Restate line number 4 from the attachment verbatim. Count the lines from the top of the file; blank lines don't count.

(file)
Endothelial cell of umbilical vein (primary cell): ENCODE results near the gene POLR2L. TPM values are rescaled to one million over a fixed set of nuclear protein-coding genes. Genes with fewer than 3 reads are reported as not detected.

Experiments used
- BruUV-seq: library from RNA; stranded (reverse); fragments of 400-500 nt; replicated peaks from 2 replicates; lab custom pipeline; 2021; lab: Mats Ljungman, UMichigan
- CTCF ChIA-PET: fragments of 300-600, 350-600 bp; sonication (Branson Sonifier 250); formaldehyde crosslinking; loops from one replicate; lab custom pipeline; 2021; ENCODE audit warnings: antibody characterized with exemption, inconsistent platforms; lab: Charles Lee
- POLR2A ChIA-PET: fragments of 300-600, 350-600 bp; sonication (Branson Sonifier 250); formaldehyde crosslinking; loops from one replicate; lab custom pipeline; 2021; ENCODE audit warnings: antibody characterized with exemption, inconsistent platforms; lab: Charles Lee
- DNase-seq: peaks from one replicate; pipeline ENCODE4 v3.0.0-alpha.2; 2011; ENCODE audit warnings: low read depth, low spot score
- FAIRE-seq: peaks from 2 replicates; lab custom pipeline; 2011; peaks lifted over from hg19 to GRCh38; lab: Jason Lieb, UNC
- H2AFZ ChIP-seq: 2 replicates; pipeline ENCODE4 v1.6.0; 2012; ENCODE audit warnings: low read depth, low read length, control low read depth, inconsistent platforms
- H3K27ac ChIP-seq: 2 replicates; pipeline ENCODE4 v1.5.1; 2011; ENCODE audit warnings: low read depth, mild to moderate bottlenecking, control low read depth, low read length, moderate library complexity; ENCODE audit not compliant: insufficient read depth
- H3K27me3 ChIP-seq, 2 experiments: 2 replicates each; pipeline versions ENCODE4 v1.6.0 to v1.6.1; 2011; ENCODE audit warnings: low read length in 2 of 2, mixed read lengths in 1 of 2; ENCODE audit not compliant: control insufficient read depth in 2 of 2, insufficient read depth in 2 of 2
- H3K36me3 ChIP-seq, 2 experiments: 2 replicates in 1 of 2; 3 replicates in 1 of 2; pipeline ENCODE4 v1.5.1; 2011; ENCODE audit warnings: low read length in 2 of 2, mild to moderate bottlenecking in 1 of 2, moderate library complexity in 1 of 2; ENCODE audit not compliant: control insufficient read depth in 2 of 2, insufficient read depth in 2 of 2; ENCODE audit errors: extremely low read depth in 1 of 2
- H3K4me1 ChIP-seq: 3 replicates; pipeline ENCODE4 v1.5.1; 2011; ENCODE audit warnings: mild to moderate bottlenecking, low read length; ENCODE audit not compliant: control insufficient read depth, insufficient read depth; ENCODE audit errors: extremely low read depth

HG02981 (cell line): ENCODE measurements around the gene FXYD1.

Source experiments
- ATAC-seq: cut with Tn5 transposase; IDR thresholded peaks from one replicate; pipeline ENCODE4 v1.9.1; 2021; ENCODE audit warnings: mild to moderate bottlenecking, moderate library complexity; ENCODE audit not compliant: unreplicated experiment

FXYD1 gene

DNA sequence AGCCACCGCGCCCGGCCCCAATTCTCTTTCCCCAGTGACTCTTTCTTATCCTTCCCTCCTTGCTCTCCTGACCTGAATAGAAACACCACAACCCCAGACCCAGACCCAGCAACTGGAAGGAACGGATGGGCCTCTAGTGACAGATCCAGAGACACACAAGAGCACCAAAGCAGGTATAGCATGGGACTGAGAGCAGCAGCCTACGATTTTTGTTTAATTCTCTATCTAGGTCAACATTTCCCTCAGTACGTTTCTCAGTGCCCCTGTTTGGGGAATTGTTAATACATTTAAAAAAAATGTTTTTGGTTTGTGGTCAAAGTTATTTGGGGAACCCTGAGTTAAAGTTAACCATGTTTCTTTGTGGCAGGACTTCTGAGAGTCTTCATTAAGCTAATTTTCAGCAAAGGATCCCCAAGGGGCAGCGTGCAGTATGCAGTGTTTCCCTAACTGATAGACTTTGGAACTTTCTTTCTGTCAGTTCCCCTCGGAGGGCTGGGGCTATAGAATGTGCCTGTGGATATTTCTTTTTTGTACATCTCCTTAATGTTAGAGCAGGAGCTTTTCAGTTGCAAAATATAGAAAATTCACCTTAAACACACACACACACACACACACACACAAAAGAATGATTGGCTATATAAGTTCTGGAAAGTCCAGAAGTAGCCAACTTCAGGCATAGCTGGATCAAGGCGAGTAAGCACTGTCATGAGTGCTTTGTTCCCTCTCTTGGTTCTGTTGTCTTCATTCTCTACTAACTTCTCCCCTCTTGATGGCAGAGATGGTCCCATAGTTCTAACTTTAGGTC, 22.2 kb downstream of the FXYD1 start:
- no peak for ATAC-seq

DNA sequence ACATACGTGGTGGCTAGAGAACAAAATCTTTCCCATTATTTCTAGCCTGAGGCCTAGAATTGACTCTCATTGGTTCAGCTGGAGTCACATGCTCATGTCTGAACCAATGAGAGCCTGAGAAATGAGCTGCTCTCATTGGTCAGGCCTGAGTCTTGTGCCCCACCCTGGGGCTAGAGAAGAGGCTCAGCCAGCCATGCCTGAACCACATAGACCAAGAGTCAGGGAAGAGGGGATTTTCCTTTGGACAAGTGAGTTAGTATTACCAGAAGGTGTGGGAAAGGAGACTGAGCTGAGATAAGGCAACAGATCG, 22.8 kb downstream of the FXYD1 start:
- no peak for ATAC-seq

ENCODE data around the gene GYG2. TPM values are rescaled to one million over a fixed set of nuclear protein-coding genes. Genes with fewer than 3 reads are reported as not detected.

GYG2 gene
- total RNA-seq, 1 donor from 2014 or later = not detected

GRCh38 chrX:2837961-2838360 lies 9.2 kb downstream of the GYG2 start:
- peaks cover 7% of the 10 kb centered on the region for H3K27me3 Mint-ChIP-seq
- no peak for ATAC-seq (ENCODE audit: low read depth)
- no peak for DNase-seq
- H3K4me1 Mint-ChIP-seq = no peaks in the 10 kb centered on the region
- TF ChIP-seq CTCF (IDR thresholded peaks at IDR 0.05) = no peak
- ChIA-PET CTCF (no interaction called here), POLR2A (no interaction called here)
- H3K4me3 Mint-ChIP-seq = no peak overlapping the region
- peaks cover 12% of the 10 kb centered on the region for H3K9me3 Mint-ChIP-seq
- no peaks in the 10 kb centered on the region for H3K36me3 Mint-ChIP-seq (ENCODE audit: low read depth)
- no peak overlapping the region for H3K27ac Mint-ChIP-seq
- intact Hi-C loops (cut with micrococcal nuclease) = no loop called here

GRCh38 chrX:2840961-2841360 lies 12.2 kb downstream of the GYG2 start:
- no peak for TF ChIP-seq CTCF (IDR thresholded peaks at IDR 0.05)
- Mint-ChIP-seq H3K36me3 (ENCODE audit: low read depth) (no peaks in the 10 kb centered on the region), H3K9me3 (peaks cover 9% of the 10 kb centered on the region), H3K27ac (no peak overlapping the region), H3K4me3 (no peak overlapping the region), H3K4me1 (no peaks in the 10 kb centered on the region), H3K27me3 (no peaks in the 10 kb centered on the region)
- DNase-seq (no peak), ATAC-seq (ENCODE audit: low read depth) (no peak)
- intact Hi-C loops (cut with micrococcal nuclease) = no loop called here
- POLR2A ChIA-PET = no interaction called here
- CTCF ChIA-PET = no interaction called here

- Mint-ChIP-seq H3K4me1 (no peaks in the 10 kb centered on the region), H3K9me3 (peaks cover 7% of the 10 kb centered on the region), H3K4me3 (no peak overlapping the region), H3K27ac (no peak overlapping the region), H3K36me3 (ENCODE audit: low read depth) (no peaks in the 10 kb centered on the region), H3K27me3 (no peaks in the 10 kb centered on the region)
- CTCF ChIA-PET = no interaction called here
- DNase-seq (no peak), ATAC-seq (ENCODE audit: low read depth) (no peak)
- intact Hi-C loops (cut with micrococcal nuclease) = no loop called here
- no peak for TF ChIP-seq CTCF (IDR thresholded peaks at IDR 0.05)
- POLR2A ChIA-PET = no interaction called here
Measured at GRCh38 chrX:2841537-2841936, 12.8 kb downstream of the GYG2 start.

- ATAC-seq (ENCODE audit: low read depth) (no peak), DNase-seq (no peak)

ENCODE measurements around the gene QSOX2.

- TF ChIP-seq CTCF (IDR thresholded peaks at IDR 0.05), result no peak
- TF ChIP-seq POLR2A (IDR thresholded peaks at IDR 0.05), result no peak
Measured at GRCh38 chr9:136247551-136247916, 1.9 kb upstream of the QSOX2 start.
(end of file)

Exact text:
- CTCF ChIA-PET: fragments of 300-600, 350-600 bp; sonication (Branson Sonifier 250); formaldehyde crosslinking; loops from one replicate; lab custom pipeline; 2021; ENCODE audit warnings: antibody characterized with exemption, inconsistent platforms; lab: Charles Lee